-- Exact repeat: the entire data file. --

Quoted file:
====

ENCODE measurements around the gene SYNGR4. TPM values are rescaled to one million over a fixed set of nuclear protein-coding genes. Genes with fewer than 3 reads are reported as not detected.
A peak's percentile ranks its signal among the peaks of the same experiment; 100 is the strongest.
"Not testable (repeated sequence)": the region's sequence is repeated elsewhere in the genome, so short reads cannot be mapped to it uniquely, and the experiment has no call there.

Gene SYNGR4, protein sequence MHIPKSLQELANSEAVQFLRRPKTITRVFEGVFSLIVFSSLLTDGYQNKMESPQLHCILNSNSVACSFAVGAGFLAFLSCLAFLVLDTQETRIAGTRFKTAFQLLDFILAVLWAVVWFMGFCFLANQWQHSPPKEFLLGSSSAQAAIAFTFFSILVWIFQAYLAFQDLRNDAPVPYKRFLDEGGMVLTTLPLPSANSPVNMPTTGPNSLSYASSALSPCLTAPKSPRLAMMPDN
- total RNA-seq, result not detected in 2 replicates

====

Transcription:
ENCODE measurements around the gene SYNGR4. TPM values are rescaled to one million over a fixed set of nuclear protein-coding genes. Genes with fewer than 3 reads are reported as not detected.
A peak's percentile ranks its signal among the peaks of the same experiment; 100 is the strongest.
"Not testable (repeated sequence)": the region's sequence is repeated elsewhere in the genome, so short reads cannot be mapped to it uniquely, and the experiment has no call there.

Gene SYNGR4, protein sequence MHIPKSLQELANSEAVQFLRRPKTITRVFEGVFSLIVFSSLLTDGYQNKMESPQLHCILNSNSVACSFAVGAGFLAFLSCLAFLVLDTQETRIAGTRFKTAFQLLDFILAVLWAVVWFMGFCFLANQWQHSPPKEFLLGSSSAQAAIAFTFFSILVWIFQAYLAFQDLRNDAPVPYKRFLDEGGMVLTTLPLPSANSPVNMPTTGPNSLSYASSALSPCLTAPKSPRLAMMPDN
- total RNA-seq, result not detected in 2 replicates